1619: The Summer That Connects America, Hemp and African-Americans Forever

There is a piece of history in the United States that ties slavery and the hemp industry. Interestingly, these two go hand-in-hand. At the hand of one man in 1619, to add to that. I imagine you have heard of the year before, but here is how it applies to African-Americans and American hemp.

Our story takes place in the United States in the first permanent English settlement, Jamestown, Virginia. The newly appointed Governor of Virginia, Sir George Yeardley, introduced self-government in the colony on July 30, 1619, calling for the first representative legislative assembly in America.

First Assembly, Yeardly seated in red.


Yeardley granted white male voters new political control then enacted the decree of King James I asking Jamestown the landowners to grow and export 100 hemp plants to help the effort in England. It was encouraged for manufacture because hemp was a fiber resource for sails, cordage, and rough bagging.

Hemp Plant.

While Yeadly proved to be a pinnacle political figure in what would eventually become the United States, he would the same summer make slavery central to America’s development.

On August 20, 1619, when 20+ Angolans were brought to the Virginia Colony by Captain Jope aboard The White Lion, carrying the flag of a Dutch port notorious for its pirates, Yeardly deprived captured people from West-Central Africa of their liberty and freedom.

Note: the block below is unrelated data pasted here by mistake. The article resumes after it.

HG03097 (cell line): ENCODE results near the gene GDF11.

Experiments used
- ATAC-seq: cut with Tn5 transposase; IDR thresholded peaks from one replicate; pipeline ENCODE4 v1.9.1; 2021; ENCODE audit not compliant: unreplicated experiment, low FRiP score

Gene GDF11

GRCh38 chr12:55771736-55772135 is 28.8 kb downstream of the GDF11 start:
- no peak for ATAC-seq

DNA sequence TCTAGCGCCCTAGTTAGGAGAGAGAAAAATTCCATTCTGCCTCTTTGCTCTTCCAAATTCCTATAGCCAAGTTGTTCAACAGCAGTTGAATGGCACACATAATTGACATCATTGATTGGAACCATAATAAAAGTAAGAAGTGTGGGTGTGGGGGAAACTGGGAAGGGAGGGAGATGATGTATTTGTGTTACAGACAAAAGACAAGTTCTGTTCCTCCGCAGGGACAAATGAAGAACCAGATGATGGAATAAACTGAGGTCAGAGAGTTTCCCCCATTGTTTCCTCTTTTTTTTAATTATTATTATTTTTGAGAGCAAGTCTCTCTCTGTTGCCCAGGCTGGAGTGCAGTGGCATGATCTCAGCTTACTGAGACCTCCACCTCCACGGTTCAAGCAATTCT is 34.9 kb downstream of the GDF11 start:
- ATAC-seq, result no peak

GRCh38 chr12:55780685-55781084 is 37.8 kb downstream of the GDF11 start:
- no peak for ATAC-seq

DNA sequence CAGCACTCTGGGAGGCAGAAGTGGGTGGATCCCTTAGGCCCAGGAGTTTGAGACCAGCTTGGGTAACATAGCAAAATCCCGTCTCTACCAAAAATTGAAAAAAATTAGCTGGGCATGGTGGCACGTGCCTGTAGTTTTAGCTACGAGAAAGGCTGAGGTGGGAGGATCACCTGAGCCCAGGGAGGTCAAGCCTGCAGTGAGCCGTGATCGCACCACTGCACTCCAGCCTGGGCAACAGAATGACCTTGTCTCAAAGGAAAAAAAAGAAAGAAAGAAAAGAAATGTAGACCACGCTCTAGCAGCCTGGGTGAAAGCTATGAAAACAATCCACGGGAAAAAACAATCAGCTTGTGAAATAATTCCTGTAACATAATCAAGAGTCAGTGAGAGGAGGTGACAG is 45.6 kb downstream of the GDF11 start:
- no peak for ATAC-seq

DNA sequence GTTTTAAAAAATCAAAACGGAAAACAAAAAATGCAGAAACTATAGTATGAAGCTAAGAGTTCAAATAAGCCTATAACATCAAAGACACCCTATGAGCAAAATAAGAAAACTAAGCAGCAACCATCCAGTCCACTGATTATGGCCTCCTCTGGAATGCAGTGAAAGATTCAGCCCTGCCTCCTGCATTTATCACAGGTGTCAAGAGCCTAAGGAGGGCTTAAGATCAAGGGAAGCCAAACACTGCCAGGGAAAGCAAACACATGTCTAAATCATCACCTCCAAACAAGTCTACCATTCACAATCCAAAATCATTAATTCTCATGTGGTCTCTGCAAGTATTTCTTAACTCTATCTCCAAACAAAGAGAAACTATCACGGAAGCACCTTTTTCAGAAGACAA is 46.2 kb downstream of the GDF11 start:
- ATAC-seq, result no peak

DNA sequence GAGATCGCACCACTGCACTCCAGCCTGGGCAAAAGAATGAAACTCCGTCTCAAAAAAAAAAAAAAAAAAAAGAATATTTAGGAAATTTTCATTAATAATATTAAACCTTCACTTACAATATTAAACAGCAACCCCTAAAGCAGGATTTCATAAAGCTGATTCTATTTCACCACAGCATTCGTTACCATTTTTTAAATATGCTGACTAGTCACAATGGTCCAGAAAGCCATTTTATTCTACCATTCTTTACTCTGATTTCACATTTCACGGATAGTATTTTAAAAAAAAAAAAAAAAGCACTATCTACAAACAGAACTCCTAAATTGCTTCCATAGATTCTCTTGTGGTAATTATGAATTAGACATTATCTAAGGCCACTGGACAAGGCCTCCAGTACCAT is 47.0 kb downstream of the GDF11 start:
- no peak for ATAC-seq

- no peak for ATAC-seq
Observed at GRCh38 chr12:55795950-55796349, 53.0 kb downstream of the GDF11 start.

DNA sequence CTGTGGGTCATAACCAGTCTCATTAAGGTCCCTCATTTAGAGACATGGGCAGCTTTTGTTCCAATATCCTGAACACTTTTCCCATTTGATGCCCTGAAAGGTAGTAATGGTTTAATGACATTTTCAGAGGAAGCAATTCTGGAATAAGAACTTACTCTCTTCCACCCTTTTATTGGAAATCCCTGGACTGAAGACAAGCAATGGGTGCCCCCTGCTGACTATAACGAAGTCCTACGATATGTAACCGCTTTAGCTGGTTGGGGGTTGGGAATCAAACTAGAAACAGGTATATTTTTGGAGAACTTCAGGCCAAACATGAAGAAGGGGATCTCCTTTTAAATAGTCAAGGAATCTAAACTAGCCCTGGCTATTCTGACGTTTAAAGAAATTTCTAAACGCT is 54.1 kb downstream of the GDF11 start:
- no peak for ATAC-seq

First captured Africans sold in America.

Governor Yeardley, and his head merchant Abraham Piersey, were the first to go on record to purchase the first Africans to be sold into forced labor, exchanging “20 odd negros” for food. Eventually, Yeardly became one of the largest English slave owners in The Colonies.

In closing, the acts in the summer of 1619, orchestrated by one man who influenced the creation of our country’s greatest disgrace. It is imperative to know our history in the hemp industry as more black and brown people join the cannabis culture and welcome the date as a starting point to reshape our African-American narrative in the United States.

Photo by August de Richelieu on Pexels.com

What tidbits of African-American Hemp history do you know about the industry?

Let us know in the comments below.


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Resources:

1619: The Beginning of Self-Government in Virginia ~ The Imaginative Conservative

History Of Hemp In America » Hemp Frontiers

The Ropewalk | Charlestown, MA Patch

The Forgotten History of Hemp Cultivation in America (farmcollector.com)

1610 to 1619  |  Virginia Records Timeline: 1553 to 1743  |  Articles and Essays  |  Thomas Jefferson Papers, 1606-1827  |  Digital Collections  |  Library of Congress (loc.gov)

Legal history of cannabis in the United States – Wikipedia

America’s History of Slavery Began Long Before Jamestown – HISTORY

What we get wrong about the roots of slavery in America – The Washington Post

1619: The First African Slaves In America | BET

Hemp Farming and Slavery: A Story of Exploit and Shame | Cannabis News & Culture: Heady Vermont

America’s History of Slavery Began Long Before Jamestown – HISTORY

Author: Cann I Work

"It's important for us to show the human side of the plant"

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